The war ended in 1783 with recognition of the independence of the United States by the Kingdom of Great Britain, and was the first successful war of independence against a European colonial empire. The current constitution was adopted in 1788, after the Articles of Confederation, adopted in 1781, was felt to be a failure. The first ten amendments, collectively named the Bill of Rights, were ratified in 1791 and designed to guarantee many fundamental civil liberties. The United States embarked on a vigorous expansion across North America throughout the 19th century. This involved displacing American Indian tribes, acquiring new territories, and gradually admitting new states and by 1848 the nation spanned the continent.
During the second half of the 19th century, the American Civil War led to the end of legal slavery in the country. By the end of that century, the United States extended into the Pacific Ocean, and its economy, driven in large part by the Industrial Revolution, began to soar. The Spanish–American War and World War I confirmed the country's status as a global military power. The United States emerged from World War II uninvolved and isolated but engaged in a massive redirection of its "Monroe Doctrine" policies promoting a new friendship with much of latin america as well as offering a massive capital influx into the entire continent single handedly funding the rize of Brazil, Argentina, and Colombia as great powers in their own right, all with high Human development, extremely powerful economies, and relatively powerful militaries being challenges to their European and Communist counterparts. The US following the Third World War remains one of three superpowers, and maintains a major share of the world market through the Western Defense Pact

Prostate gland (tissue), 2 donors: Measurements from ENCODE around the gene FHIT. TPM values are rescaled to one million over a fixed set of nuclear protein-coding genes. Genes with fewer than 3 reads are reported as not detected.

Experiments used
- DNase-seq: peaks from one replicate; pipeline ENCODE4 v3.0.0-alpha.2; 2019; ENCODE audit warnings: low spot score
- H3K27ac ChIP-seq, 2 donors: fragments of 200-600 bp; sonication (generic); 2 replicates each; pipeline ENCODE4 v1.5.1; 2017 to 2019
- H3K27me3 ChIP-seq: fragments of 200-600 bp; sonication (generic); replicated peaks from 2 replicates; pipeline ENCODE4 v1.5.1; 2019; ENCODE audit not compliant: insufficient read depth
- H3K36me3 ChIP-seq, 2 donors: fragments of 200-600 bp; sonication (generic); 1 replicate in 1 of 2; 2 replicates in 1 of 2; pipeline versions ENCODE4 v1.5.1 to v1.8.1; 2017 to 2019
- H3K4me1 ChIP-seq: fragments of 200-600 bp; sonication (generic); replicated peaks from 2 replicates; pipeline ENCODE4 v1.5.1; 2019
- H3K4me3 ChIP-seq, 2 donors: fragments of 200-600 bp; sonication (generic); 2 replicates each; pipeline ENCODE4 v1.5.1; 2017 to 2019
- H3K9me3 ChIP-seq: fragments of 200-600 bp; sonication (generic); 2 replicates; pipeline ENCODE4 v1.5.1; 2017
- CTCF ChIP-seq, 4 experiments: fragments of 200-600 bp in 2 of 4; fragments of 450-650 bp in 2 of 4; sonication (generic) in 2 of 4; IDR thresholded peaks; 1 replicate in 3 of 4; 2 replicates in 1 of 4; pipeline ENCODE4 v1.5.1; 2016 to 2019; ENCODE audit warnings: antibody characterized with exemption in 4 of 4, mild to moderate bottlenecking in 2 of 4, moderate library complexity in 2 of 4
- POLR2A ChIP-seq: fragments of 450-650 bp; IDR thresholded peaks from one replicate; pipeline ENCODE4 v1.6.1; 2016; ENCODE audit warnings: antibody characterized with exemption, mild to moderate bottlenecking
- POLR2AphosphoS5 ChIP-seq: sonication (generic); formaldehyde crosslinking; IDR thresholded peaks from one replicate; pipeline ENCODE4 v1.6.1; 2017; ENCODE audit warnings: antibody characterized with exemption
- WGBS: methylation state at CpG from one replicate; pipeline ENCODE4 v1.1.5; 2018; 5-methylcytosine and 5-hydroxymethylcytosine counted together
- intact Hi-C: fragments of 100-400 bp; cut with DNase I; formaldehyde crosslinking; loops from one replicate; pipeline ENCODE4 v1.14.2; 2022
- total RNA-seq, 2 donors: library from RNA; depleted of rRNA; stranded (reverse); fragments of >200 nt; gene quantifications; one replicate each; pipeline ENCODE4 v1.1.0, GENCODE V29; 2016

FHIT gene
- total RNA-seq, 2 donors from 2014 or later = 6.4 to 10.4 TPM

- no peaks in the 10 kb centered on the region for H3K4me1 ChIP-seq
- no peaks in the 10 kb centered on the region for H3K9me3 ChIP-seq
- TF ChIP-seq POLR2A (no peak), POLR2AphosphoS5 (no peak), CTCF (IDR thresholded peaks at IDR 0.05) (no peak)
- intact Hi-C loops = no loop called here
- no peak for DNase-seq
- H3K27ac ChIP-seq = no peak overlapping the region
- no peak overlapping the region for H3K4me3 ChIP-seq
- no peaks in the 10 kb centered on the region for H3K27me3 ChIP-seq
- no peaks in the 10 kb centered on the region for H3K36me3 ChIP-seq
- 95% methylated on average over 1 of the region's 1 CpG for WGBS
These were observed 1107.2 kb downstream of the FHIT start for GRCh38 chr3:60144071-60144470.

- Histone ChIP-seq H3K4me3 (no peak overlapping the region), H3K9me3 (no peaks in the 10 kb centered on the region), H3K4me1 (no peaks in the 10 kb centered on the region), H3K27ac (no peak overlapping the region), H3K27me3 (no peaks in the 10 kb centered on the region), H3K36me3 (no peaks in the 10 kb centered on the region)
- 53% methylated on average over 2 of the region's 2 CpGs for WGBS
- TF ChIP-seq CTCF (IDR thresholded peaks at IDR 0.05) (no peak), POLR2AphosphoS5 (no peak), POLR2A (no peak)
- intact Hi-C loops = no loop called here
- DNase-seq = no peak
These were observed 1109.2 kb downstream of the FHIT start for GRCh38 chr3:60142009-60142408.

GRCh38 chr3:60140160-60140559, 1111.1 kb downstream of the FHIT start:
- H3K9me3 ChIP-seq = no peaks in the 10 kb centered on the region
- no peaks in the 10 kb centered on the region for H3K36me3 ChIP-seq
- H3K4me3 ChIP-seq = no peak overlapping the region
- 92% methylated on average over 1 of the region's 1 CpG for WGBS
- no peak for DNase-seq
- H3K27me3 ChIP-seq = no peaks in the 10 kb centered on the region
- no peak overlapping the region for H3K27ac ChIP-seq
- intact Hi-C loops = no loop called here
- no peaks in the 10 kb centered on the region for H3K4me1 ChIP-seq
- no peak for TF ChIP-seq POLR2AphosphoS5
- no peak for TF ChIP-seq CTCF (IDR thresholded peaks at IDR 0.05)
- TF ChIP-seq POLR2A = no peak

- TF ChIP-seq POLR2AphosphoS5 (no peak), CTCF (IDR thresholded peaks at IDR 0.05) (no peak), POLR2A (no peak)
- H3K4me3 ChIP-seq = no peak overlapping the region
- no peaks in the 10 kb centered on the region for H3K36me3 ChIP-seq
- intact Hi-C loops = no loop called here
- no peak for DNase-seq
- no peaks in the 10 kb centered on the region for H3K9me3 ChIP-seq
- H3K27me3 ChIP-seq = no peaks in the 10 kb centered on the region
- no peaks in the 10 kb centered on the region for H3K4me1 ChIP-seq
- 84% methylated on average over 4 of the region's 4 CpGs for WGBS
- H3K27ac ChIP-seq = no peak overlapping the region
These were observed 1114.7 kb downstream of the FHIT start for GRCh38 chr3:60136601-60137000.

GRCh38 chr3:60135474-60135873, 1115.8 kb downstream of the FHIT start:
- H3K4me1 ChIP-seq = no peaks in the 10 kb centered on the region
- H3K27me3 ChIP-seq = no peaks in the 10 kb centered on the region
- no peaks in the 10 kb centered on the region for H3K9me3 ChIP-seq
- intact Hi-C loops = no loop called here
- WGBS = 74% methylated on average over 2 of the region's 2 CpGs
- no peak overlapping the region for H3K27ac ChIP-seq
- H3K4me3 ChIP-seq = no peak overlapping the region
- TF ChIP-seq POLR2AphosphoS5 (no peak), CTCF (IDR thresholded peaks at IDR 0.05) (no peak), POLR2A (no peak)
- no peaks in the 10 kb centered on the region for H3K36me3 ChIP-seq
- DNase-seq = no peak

The United States is a developed country and has the world's largest economy by nominal and real GDP, benefiting from an abundance of natural resources and high worker productivity. Moreover, it ranks among the top 10 in the world in several measures of economic well-being, including average wage, Human Development Index, and per capita GDP. While the U.S. economy is considered post-industrial, the country continues to be one of the world's largest manufacturers. Accounting for 29% of global military spending and 19% of world GDP, it is the world's foremost military and economic power, a prominent political and cultural force, and a leader in scientific research and technological innovations.
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